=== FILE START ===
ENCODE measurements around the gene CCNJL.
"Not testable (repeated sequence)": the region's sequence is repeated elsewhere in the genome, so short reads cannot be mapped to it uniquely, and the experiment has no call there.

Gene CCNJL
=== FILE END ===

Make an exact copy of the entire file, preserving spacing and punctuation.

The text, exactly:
ENCODE measurements around the gene CCNJL.
"Not testable (repeated sequence)": the region's sequence is repeated elsewhere in the genome, so short reads cannot be mapped to it uniquely, and the experiment has no call there.

Gene CCNJL